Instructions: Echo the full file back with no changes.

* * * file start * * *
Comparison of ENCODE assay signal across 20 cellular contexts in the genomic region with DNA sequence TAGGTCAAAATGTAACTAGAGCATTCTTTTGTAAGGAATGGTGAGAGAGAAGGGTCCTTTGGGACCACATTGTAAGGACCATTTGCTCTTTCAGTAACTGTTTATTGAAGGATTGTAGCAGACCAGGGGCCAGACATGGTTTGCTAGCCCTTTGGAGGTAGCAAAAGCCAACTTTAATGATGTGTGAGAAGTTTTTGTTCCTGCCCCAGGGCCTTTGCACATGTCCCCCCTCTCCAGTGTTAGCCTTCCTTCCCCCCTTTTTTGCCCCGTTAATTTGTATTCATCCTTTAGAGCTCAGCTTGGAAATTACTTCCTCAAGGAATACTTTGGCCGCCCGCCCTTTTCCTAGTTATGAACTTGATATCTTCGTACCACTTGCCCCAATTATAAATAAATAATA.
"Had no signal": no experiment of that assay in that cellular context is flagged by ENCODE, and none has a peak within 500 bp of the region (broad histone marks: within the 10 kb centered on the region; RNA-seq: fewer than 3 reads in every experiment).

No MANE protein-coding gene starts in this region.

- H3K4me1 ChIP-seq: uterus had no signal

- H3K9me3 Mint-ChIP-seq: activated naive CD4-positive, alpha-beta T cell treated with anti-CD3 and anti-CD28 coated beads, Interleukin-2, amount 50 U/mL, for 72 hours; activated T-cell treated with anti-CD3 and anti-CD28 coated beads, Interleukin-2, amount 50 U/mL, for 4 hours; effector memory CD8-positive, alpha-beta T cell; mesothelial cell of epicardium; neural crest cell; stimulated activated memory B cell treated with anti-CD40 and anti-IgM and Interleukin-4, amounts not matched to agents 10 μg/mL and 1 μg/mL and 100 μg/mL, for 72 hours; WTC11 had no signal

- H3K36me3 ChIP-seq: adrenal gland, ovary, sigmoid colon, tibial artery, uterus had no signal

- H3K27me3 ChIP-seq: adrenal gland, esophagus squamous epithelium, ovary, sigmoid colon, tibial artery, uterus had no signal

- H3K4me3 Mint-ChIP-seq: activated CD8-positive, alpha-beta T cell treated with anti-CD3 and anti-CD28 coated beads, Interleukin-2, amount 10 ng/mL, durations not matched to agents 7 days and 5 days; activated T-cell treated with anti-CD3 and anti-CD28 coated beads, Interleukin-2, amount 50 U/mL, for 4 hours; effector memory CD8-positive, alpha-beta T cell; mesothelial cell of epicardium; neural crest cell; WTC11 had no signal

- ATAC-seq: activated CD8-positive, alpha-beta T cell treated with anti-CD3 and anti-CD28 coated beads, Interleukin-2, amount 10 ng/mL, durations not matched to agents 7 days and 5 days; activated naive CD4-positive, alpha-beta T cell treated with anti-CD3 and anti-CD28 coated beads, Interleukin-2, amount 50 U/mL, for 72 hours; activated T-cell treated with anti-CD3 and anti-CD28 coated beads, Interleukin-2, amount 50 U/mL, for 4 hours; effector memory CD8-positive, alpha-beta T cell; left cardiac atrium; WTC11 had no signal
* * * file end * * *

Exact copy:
Comparison of ENCODE assay signal across 20 cellular contexts in the genomic region with DNA sequence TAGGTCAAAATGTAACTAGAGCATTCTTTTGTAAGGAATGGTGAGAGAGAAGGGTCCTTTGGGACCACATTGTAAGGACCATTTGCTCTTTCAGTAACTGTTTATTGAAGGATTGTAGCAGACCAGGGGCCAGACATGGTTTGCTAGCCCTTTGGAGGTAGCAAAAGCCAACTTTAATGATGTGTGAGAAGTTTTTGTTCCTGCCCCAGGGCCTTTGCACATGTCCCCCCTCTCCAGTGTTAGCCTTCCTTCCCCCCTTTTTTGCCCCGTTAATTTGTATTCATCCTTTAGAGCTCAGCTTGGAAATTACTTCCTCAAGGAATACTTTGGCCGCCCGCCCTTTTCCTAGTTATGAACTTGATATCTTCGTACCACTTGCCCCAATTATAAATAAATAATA.
"Had no signal": no experiment of that assay in that cellular context is flagged by ENCODE, and none has a peak within 500 bp of the region (broad histone marks: within the 10 kb centered on the region; RNA-seq: fewer than 3 reads in every experiment).

No MANE protein-coding gene starts in this region.

- H3K4me1 ChIP-seq: uterus had no signal

- H3K9me3 Mint-ChIP-seq: activated naive CD4-positive, alpha-beta T cell treated with anti-CD3 and anti-CD28 coated beads, Interleukin-2, amount 50 U/mL, for 72 hours; activated T-cell treated with anti-CD3 and anti-CD28 coated beads, Interleukin-2, amount 50 U/mL, for 4 hours; effector memory CD8-positive, alpha-beta T cell; mesothelial cell of epicardium; neural crest cell; stimulated activated memory B cell treated with anti-CD40 and anti-IgM and Interleukin-4, amounts not matched to agents 10 μg/mL and 1 μg/mL and 100 μg/mL, for 72 hours; WTC11 had no signal

- H3K36me3 ChIP-seq: adrenal gland, ovary, sigmoid colon, tibial artery, uterus had no signal

- H3K27me3 ChIP-seq: adrenal gland, esophagus squamous epithelium, ovary, sigmoid colon, tibial artery, uterus had no signal

- H3K4me3 Mint-ChIP-seq: activated CD8-positive, alpha-beta T cell treated with anti-CD3 and anti-CD28 coated beads, Interleukin-2, amount 10 ng/mL, durations not matched to agents 7 days and 5 days; activated T-cell treated with anti-CD3 and anti-CD28 coated beads, Interleukin-2, amount 50 U/mL, for 4 hours; effector memory CD8-positive, alpha-beta T cell; mesothelial cell of epicardium; neural crest cell; WTC11 had no signal

- ATAC-seq: activated CD8-positive, alpha-beta T cell treated with anti-CD3 and anti-CD28 coated beads, Interleukin-2, amount 10 ng/mL, durations not matched to agents 7 days and 5 days; activated naive CD4-positive, alpha-beta T cell treated with anti-CD3 and anti-CD28 coated beads, Interleukin-2, amount 50 U/mL, for 72 hours; activated T-cell treated with anti-CD3 and anti-CD28 coated beads, Interleukin-2, amount 50 U/mL, for 4 hours; effector memory CD8-positive, alpha-beta T cell; left cardiac atrium; WTC11 had no signal